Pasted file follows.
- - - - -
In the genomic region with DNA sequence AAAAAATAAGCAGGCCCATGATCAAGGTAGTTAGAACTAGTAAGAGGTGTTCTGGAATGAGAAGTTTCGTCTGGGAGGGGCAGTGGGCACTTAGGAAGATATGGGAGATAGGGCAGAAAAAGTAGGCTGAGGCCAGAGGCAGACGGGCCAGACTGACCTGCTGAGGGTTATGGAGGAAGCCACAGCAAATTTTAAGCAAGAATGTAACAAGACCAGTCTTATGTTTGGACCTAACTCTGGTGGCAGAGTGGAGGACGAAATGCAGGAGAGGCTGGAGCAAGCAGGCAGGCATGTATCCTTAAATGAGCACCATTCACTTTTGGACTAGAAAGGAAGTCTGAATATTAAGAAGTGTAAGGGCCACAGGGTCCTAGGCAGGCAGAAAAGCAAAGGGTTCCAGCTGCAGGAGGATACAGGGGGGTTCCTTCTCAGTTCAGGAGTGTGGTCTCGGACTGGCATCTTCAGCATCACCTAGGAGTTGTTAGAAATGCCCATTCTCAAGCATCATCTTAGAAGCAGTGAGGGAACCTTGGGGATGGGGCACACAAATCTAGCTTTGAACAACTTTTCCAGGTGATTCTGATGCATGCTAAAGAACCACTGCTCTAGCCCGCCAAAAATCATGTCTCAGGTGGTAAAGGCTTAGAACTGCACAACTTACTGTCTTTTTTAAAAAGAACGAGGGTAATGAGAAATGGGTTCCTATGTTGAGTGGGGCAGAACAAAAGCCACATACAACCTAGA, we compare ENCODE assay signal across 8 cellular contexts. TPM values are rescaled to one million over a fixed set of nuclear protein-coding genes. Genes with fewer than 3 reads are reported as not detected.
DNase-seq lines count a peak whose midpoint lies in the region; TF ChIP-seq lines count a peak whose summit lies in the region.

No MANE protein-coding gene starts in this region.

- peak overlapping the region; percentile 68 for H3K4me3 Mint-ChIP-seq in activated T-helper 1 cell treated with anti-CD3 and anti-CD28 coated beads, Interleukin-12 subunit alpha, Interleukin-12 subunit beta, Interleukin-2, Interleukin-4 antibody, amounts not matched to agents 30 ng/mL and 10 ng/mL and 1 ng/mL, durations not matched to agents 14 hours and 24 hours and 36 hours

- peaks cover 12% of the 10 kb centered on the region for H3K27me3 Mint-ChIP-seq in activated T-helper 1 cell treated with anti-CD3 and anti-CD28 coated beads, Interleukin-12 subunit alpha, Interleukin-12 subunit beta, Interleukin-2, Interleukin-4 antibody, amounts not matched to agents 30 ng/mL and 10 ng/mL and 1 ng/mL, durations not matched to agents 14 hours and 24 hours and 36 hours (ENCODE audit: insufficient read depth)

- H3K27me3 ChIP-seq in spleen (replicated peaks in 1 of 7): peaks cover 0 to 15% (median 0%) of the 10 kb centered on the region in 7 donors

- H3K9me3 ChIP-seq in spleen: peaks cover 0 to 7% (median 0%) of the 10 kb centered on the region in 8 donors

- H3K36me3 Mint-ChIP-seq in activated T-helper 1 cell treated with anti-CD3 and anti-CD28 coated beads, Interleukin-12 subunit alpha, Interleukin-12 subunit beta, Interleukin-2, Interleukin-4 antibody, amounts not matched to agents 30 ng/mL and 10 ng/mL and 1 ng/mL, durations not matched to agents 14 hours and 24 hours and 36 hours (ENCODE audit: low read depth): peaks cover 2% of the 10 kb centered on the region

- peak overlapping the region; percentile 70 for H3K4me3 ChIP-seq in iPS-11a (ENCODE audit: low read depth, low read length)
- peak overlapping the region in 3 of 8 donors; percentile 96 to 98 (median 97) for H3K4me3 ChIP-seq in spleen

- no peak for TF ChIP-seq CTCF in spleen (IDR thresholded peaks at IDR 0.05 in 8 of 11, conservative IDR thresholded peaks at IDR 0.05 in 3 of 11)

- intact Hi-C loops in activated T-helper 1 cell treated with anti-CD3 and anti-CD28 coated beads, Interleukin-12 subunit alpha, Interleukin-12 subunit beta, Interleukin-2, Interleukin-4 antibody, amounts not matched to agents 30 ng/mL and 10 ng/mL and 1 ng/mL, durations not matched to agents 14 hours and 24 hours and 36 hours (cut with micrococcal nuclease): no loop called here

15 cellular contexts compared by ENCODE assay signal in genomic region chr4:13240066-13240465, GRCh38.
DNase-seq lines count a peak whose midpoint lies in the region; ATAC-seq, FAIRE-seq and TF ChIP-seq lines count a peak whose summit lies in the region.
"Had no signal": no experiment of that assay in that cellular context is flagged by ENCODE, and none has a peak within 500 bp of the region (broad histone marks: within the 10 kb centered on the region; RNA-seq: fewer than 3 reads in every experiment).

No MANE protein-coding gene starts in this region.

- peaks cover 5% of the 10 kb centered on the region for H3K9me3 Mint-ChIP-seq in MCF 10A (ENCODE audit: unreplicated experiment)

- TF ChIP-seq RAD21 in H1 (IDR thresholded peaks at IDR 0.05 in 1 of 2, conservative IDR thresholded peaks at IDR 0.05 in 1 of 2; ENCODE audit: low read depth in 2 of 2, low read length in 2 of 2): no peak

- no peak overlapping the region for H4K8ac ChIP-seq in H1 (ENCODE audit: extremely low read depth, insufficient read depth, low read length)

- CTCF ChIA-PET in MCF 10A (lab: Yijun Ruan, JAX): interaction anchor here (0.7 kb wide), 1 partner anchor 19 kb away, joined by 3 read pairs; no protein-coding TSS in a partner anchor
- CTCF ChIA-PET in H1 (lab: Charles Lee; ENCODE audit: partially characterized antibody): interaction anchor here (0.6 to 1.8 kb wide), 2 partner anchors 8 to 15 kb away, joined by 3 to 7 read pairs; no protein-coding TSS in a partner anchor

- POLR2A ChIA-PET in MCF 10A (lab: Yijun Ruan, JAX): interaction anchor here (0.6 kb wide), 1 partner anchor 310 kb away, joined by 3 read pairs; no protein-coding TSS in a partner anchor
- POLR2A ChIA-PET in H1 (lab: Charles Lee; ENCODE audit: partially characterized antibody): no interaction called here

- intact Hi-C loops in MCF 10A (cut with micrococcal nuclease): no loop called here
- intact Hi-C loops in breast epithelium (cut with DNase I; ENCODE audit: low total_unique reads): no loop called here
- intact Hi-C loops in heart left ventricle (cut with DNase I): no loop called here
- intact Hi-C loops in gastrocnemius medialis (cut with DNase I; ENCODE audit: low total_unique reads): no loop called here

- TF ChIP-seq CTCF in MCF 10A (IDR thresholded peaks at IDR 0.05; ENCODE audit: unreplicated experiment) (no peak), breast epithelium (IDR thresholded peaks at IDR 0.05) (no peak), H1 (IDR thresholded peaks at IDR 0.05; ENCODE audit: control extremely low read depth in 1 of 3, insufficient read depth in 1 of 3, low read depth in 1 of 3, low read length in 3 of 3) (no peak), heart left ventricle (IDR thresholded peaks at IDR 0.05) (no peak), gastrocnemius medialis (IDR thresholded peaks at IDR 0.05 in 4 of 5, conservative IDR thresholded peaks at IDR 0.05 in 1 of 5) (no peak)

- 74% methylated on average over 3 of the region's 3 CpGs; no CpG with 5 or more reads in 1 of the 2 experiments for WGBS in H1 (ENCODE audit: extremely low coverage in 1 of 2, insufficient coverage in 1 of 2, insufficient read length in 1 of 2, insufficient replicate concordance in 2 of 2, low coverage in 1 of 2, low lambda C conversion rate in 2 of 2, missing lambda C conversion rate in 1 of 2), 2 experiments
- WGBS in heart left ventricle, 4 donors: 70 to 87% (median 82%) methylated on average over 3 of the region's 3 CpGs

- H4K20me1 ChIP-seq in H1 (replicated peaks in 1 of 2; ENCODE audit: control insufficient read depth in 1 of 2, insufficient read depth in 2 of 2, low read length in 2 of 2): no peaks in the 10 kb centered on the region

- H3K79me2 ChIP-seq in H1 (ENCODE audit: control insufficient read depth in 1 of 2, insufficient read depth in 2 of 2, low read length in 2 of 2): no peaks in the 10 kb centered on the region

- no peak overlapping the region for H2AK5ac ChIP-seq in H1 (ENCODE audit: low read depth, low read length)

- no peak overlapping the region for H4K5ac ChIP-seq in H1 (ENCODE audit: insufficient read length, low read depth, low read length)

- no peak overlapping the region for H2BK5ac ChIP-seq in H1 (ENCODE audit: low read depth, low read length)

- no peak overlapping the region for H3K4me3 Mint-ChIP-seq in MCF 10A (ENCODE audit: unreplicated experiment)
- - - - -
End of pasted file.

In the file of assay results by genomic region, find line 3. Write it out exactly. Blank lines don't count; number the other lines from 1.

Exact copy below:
No MANE protein-coding gene starts in this region.